Who also cared or thought about where the food came from? Food was and is still aplenty at home(touch wood), cooked on time and served hot. Most times, one did not even have to move even a finger to get a plateful of scrumptious food in hand. For special goodies, one had to run to the small store opposite the house ,"up shop" as we called it, and get the chocolates on "kadan"(credit). It was grand mom who had to settle the credits. Yours truly had one dairy milk every day. Yes, I am paying for all that now - at the dentist.

Clothes were bought for occasions and by visiting relatives. How I used to look forward to wearing that new frock or that new shoe. It mattered not if the frock was in fashion or was it of the trending colour or if it had a brand label. All that mattered was that I'd got a new outfit and I'd wait for the next kitty party, temple function or birthday party to wear it to. Kitty parties were a monthly ritual where aunties showed off their hosting and culinary skills and we kids got to play some fun games like "tail the donkey", "lemon in spoon", "passing the parcel with punishments", etcetera. Mom and aunt also had a book on hosting and games. Who even tries to put in that effort now? You just head to the nearest pizzeria.

Every year, these relatives visited us for 2 whole months. There were times when we had around 50 people at home and we'd sleep in the living room. Those were the times when life was easy, less materialistic and of fewer worries. It was more about building and maintaining relationships.

I was mighty proud of the swing in our compound. I was mighty proud of the huge play area around my house. I was mighty proud of the size of my house. But, I never thought of what had gone in for me to have all of these things, to call them mine. Not once did I think of those who did not have a roof over their head. Yes, we used to provide food to the poor outside the church. Yes, we used to serve food at the deaf-and-dumb school.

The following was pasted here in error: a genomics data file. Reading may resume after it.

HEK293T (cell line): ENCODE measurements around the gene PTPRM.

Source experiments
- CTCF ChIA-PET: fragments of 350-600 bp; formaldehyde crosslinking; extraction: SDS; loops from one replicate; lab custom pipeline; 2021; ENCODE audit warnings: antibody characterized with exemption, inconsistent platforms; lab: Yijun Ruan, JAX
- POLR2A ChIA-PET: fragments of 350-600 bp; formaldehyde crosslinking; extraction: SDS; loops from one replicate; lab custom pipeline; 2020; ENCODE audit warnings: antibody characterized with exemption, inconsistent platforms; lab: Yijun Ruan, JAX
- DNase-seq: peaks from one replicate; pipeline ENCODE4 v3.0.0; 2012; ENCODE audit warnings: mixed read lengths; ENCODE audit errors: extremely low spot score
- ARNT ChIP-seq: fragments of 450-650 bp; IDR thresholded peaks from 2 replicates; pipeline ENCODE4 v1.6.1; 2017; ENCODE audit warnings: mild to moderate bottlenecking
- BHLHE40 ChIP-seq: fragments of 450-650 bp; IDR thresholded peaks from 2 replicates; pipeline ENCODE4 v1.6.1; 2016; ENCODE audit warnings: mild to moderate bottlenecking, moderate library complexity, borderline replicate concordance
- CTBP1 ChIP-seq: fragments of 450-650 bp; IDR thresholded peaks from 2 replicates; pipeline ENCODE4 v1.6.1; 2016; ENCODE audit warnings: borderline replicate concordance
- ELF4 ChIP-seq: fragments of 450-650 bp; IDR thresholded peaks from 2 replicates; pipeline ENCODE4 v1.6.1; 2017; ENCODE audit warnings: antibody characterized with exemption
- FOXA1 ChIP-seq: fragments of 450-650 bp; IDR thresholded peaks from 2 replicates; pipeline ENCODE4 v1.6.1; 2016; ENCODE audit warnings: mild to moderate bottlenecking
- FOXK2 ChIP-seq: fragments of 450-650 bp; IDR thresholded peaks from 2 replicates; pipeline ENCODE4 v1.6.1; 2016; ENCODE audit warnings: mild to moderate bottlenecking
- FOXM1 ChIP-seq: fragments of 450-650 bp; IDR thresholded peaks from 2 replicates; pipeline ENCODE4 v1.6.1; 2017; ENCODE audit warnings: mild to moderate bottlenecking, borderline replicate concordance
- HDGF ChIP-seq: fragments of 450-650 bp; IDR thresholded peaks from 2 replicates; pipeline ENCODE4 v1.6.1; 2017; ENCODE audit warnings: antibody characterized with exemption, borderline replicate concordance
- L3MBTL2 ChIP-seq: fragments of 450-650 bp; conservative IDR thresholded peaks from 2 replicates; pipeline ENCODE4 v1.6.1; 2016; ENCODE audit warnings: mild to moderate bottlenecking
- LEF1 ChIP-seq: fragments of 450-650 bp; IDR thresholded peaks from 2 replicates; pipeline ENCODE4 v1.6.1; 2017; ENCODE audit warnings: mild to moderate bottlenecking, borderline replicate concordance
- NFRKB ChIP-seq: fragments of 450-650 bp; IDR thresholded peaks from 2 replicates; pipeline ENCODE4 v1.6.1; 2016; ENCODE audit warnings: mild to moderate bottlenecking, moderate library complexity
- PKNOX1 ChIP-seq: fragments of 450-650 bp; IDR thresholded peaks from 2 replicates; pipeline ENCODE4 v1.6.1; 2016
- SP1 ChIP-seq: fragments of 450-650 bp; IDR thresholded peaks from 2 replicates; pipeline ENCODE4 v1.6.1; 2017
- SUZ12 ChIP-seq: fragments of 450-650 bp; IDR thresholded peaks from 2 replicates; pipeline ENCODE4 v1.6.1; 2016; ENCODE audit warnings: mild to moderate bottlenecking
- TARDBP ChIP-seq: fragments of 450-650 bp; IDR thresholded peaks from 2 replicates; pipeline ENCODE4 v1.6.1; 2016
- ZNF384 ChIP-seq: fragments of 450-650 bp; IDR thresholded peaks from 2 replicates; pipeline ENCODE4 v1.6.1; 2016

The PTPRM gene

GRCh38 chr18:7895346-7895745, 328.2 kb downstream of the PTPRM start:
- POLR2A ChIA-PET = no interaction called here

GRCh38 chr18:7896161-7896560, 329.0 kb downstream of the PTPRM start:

There were the school excursions every other year. They gave a glimpse into the outside world. Being from a business family and in a tourist spot, our travels were few and limited to may be attending weddings in South India. Moi went on every excursion that was organised while in school without thinking about how much they cost. All that one would think about was how much pocket money to carry and what would be the things to buy from the place. Dad paid for all of them and I did not realize until the very last one to Nepal where I had to beg him to send me. That's when, at the age of 16, that money became a reality for me.

Another thing about these excursions are that they are all pre-planned for and teachers all around provide security. There is no need to worry about missing a train or getting lost.  One is cocooned from the actual nitty gritties of planning a trip, booking stay at a good hotel. Not once, not once did we stay at a bad hotel.

The latter part of this chapter of my life, saw me flirting with infatuation and crushes. This carries on, into the next chapter too but it all started here. The fad of boys and girls buying each other cards and gifts saw its rise. Archies outlets sprung up everywhere. Everyone around was having a boyfriend and/or was getting proposed to. Friends link you up and you end up thinking it is all for real. Absolutely zero thought into what might actually be in store.

Chapter 1 ends with moi scoring a good percentage and deciding to pursue engineering. Moi had no idea what engineering was about except that it was a 4 year course and that's exactly what I wanted. I did not want to get married before I turned 21 and a 4 year course meant marriage after 21. Moi had no idea as to what had to be done to get into engineering, but it all fell into place. Well, thanks to the efforts of my aunt and uncle who did the needful.